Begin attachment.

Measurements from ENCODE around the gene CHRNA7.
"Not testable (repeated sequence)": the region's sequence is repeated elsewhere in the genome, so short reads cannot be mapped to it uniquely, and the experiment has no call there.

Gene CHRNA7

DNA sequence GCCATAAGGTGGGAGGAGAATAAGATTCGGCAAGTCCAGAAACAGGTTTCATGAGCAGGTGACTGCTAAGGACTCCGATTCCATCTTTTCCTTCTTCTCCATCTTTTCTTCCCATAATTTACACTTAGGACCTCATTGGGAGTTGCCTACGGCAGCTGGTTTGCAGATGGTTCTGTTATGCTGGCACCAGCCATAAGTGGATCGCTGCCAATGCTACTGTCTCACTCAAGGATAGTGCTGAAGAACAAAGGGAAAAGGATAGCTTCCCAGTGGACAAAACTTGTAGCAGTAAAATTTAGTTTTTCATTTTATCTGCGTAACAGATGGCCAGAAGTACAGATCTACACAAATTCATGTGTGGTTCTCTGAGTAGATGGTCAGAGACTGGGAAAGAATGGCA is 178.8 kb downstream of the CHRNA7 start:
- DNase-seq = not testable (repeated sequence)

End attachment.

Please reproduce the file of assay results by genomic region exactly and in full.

Measurements from ENCODE around the gene CHRNA7.
"Not testable (repeated sequence)": the region's sequence is repeated elsewhere in the genome, so short reads cannot be mapped to it uniquely, and the experiment has no call there.

Gene CHRNA7

DNA sequence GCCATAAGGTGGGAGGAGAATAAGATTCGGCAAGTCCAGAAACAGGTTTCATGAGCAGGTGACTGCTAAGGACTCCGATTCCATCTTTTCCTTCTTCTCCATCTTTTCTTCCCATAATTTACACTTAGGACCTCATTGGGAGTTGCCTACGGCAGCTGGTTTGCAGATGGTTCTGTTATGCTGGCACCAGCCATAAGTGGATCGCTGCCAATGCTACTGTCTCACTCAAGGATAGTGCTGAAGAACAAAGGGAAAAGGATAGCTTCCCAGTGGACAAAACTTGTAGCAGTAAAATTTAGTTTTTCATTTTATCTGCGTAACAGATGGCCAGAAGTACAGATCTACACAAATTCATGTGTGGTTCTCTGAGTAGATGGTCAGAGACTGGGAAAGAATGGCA is 178.8 kb downstream of the CHRNA7 start:
- DNase-seq = not testable (repeated sequence)